Summer at school
By Phyllis Moore
Published in News on July 14, 2009 1:49 PM
Within the former Dillard High School, at the base of Elm Street, children are learning about rock formations in the corner of a converted classroom, while nearby several are nestled on a couch, reading independently.
At the other end of the building, 4-H representatives lead a group of students in an activity.
More than an after-school program, Dillard Academy, a charter school, shifted into the full-day operation to provide a place for its students during the summer months.
The Department of Social Services authorized the after-school program for parents who work or are in school, said Hilda Hicks, program director. Those who are able pay a regular fee, while others receive aid from DSS, she said.
A full-time daycare, which operates year-round, accommodates children from birth to age 5.
Other programs also sustain Dillard Academy.
"This summer, we've been fortunate enough to have just finished the 21st Century Community Learning Center grant, which allowed us to do the after school program," Ms. Hicks said. When the grant ran out June 30, a dropout prevention grant allowed the school to provide summer activities.
Beyond providing child care and an array of fun activities during the summer months, "focused remediation," a summer school program for students who did not pass the end of grade tests, began July 6.
The four-week session -- five weeks if additional time is needed -- is structured around math and reading. Students are assessed at the outset, then regularly throughout the program to chart their progress before the end of grade retest is given.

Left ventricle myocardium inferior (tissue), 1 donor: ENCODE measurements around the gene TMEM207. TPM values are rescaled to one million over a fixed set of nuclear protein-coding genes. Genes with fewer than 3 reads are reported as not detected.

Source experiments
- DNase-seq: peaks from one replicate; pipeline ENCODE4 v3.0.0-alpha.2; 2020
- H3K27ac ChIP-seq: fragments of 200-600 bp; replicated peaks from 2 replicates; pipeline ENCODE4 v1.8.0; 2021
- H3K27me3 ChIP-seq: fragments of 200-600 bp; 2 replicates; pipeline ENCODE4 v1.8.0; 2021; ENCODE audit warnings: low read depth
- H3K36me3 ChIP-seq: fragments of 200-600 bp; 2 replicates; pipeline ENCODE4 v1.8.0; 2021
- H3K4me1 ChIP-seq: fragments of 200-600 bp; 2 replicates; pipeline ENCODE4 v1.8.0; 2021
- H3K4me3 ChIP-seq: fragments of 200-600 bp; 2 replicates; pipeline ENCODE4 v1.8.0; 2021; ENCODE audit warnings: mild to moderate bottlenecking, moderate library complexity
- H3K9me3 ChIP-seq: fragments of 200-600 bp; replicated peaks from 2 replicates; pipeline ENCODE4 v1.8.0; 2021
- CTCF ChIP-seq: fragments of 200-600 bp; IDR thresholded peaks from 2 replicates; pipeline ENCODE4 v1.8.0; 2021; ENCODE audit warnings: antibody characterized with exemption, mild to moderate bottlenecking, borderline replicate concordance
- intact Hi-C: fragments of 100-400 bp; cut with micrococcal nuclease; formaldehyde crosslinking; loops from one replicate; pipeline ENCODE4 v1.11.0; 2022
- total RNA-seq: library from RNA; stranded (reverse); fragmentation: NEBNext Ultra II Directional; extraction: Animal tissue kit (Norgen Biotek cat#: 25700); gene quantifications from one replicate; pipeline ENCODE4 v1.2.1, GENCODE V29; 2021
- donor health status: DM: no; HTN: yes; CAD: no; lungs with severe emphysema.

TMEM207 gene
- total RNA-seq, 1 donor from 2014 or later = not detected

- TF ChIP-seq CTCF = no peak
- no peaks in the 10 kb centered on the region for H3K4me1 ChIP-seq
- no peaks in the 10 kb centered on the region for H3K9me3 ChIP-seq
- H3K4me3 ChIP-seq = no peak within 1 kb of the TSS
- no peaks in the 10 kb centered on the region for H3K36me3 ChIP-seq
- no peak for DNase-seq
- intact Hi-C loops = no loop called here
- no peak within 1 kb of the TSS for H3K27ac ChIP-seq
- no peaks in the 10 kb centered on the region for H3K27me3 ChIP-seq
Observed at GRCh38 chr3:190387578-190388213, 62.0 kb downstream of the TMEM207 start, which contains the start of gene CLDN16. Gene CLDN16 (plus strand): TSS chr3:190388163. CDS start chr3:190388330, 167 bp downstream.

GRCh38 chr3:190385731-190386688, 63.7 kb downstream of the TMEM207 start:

Transportation is provided, and while the thrust is around academics, the full-day program also includes arts and crafts, music, garden activities and even coordinates athletic events with Parks and Recreations and the library.
"It gives the kids a place to go, somewhere that has the potential to meet their needs," Ms. Hicks said.
She is proud of the alternative, especially in light of the fact that funding was for most summer school programs were cut this year. And while the charter school is separate, it still falls under the umbrella of the public school system.
"We're funded from our dropout prevention funding and some local funds," she said. "The county commission also provides funding for all school-age children within the district, and Wayne County allocates local funds for the children that we serve."
This year, enrollment at the K-4 school was 144. The state's Department of Public Instruction has approved the school to serve 160 in the fall.
"We are making some inroads. We're growing," Ms. Hicks said. "Every year, we are experiencing growth. We have not reached parity with the state's schools but have with schools that have a similar population.
"Third-graders rocked the world with their math scores, but our reading scores, I'm not pleased with what we did in reading."
One thing the educators there have to address is students with special needs, which comprise 35 percent of the school population.
"Our approach is that we are looking to identify anything that impacts your child's learning," she said. "We feel if there's a disability, the earlier we can identify it and provide an appropriate intervention, the better."
Highly qualified elementary teachers staff the eight classrooms, Ms. Hicks said, all certified in the areas that they teach.
Class sizes are kept to fewer than 20 students, with a teacher, assistant and Foster Grandparent in each.
With a state budget anticipated soon, Ms. Hicks refuses to consider the possibility that funding for Dillard Academy will not be included.
"I'm not a fatalist," she said. "I worked with the feds (Social Security Adminis-tration) for 30 years, and they never allowed us to actually drown. I cannot believe that somebody will not come to our rescue. I'm acting as though we're going to continue to be funded at the level we have been, but I'm not sure of that.
"Yes, we were cut. Proportionately we received the exact same cuts as the state received. We have had teacher cuts, salary cuts for the entire staff, but I guess I just have to believe in a positive outcome."